The literature survey concentrated on uptake of wort sugars by brewer's lager yeast strains in brewery fermentations. The main focus was on transport of maltose and maltotriose (alfa-glucosides) into yeast across cell membrane. Discussed topics were the transport mechanism, diversity of different transporters and their properties in brewer's yeasts, and factors affecting uptake of fermentable sugars during primary fermentation of beer. Transport of alfa-glucosides is industrially relevant, because it is one of the rate limiting steps in metabolism of yeast, and fast and complete uptake is necessary for an efficient fermentation process. In the experimental part, two alfa-glucoside transporters, Malxl and Mttl of an industrial lager strain were characterized kinetically, using genetically defined laboratory strains, in which one of these is the only alfa-glucoside transporter. Affinities and maximum activities of maltose and maltotriose transport, and their temperature-dependencies, were determined by measuring initial uptake rate of radioactively labelled substrates. It was also studied, how stimulation of yeast cells with glucose prior to transport activity measurement affects the apparent transport activity. The transporter recently found in lager yeasts, Mttl, proved to be a better maltotriose than maltose transporter, and its maltose transport was less sensitive to low temperature than that of the studied Malxl transporter of the same industrial lager strain. Maltose transport of both Malxl and Mttl was clearly less temperature-dependent than that of Agtl transporter in a study Vidgren et al. (2007). The Malxl was primarily a high affinity maltose transporter in agreement with most literature reports concerning Malxl transporters of laboratory strains of S. cerevisiae. The Malxl also transported maltotriose, but with such a low affmity that it is not necessarily of importance regarding wort fermentation. Mttl is probably an important maltotriose transporter for lager yeasts in primary fermentation. Transport activity of growing laboratory yeast increased markedly with 2-10 minute incubation with glucose prior to transport activity assay, and the effect was greater with yeast suspension stored at starving conditions at 0°C. The activity decreased during storage, probably due to both inactivation of transporters and decrease in energy charge. Activity of industrially cropped lager yeast, taken from a recycled yeast storage tank, did not decrease during storage. The effect of glucose stimulation was smaller than for the laboratory yeasts studied.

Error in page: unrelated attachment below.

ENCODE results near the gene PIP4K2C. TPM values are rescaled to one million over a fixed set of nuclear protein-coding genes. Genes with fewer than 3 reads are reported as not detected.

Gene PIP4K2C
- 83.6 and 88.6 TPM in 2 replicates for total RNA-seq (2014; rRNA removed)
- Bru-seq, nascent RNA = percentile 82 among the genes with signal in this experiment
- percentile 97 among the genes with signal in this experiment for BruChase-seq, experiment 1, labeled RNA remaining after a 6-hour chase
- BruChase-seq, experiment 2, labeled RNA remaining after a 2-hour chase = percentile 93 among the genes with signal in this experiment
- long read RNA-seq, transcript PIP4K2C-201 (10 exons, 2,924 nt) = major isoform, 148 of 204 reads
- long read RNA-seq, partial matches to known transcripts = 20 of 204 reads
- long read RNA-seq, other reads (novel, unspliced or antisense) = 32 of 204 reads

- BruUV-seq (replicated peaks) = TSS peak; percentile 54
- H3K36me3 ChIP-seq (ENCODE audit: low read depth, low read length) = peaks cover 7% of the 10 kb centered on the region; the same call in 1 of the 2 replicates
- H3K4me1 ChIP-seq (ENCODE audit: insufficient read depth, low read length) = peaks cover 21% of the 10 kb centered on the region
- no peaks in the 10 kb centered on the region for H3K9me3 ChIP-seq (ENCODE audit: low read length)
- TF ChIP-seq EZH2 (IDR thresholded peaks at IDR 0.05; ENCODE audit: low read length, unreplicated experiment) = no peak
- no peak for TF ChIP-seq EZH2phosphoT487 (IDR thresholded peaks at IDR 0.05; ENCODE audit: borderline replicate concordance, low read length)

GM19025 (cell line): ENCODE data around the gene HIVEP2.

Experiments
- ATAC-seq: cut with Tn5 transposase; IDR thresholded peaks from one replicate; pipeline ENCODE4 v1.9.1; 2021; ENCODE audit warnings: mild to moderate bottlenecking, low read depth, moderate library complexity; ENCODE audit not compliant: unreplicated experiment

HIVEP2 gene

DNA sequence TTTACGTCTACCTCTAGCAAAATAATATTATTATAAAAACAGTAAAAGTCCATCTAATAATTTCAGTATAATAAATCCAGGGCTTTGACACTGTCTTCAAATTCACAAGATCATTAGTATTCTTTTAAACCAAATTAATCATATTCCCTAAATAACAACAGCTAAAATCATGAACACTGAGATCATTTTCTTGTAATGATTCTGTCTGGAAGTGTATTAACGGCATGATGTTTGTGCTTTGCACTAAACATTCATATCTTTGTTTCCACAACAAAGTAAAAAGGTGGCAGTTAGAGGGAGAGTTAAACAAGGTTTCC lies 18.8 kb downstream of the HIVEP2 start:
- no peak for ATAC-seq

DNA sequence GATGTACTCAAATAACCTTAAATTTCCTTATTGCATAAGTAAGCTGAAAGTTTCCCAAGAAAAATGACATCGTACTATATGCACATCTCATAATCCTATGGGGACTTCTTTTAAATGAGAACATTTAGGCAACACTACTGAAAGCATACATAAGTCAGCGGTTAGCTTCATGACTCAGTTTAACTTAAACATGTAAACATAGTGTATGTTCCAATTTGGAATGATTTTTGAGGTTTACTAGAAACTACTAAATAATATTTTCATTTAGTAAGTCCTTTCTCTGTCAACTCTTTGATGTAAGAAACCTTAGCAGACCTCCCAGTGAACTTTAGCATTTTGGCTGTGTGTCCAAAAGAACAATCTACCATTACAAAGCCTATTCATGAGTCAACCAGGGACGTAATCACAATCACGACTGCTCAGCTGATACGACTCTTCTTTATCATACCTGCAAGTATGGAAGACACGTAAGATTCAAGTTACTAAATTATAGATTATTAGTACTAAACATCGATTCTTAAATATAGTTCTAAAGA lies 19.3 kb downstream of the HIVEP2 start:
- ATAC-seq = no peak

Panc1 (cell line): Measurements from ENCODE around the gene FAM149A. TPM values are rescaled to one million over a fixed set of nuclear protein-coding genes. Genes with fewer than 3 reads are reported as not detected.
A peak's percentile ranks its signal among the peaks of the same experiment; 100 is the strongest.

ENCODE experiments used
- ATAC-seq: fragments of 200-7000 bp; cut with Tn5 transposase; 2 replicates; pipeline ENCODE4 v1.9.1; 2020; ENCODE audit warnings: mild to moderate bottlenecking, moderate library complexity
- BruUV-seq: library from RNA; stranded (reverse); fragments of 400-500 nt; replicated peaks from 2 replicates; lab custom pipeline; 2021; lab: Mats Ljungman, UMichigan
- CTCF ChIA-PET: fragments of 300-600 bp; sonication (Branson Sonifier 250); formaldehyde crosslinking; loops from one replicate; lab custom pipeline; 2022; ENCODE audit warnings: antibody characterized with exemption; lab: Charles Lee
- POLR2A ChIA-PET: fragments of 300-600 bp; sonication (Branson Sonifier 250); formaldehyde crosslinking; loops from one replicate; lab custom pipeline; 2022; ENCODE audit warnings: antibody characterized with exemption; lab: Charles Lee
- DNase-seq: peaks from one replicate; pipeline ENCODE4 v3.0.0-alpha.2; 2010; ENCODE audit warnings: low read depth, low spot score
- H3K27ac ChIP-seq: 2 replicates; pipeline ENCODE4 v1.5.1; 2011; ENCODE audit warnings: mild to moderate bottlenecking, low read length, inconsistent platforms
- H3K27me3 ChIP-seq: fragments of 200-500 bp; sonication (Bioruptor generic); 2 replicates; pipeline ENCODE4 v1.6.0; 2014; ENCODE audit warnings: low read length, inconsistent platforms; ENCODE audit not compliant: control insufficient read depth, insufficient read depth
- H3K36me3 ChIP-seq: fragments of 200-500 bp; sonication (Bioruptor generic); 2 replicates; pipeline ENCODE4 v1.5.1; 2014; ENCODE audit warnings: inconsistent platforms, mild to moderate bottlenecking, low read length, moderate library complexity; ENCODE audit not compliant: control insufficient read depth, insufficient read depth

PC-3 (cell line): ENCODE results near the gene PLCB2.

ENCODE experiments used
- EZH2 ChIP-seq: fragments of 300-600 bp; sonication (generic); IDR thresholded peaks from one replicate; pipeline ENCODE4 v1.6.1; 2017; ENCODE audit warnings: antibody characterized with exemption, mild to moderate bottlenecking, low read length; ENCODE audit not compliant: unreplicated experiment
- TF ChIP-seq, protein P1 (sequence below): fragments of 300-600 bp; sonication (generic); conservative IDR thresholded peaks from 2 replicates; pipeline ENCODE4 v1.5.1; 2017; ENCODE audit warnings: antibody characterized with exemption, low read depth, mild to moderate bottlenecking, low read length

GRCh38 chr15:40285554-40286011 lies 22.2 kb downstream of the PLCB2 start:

|Place of Publication||Espoo|
|Publication status||Published - 2008|
|MoE publication type||G2 Master's thesis, polytechnic Master's thesis|